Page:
Fear and loathing at your local Kroger

Dean Vaglia, Staff Reporter

Never in the past six years of working for Kroger has my faith in humanity ever faltered like it has over the past five months. The carelessness of shoppers since the pandemic hit keeps on showing me how and why the United States will make the recovery period a year — if not several years — long affair.

The first signs of trouble came when stores faced shortages. Meat, hand sanitizer and (for a brief period) milk became scarce. Workers hired to scan bar codes were increasingly demanded to enforce company-mandated rations. 

Granted, enforcing a limit of three cases of uncooked chicken or one mega pack of toilet paper per person is not an unreasonable ask for cashiers and other staff. Every shopper needs these items, and the store needs to ensure every shopper has a fair chance to buy what they need. 

And for the most part, people followed without issue. But not everybody was so civil.

Everyone is forced into the same pandemic and its realities, but a particular segment of people views every ration and mask order and lockdown as a personal attack against them and their unspecified “freedoms.” I have interacted with members of this segment many times, but no encounter has been quite like the time I enforced a ration before Memorial Day.

While every other customer was able to comply with the request to not buy more than three of the same kind of meat, this shopper loaded up their cart with a mountain of ribs. I approached them, told them about the limit and proceeded to get yelled at and grabbed for the audacity to ask someone not to hoard meat in a meat shortage.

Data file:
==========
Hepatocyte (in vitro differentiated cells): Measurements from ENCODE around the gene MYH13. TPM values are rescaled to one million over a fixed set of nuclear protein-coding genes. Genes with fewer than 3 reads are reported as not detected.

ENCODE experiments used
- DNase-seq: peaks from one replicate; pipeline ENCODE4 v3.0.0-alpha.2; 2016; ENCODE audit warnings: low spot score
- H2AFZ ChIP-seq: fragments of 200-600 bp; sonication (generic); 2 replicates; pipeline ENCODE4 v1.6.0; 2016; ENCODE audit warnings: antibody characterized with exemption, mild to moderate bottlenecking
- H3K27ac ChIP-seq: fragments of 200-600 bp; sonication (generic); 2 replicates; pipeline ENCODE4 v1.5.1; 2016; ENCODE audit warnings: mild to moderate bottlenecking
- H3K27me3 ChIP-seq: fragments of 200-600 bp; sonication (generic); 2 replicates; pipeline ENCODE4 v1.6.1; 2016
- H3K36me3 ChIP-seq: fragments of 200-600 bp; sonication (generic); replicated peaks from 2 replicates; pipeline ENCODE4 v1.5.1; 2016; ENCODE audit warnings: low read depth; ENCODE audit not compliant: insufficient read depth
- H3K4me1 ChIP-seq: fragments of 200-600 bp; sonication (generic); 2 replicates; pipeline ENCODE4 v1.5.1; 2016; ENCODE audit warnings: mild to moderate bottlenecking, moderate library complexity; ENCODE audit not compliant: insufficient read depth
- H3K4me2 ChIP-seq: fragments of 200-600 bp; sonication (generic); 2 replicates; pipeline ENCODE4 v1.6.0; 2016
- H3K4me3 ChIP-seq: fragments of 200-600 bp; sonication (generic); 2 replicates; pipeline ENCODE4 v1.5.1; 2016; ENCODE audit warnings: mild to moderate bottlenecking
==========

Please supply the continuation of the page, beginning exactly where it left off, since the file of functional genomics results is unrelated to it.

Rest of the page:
Once management came over, he claimed my supervisor and I were gestapo officers, yelled to the heavens that he would never shop at Kroger again and waddled out of the store without a single item in hand.

I am almost certain I saw him buying corn the following week.

So what? Who is this other than one unruly customer? Who is he other than a lone freak who probably calls the cops if someone parks too close to their truck? To be concise, he is the loud symptom of a national problem. 

A large group of people are confronted with unfamiliar and bizarre orders to adjust their actions and habits to combat an invisible threat. And unless you know someone affected by the disease, there can be some (unreasonable) skepticism as to whether COVID-19 is one big global bit. 

But rather than looking into the question and realizing there is a very real virus killing their neighbors, this segment of the population does whatever they can to justify not wearing a piece of cloth for 30 minutes while they buy eggs. Their responsibility to public health ends at their discomfort, even if being comfortable comes with a $500 fine. 

I have given up all hope of a timely recovery. I was not surprised when cases spiked as lockdowns ended. To the people who could afford to stay home this whole time, I envy the optimism you had for a quick recovery. 

If you were out in public every day, you never would have convinced yourself the pandemic would be over so soon. Since wearing a mask and following simple precautions is too uncomfortable for so many people, we will all suffer COVID’s wrath.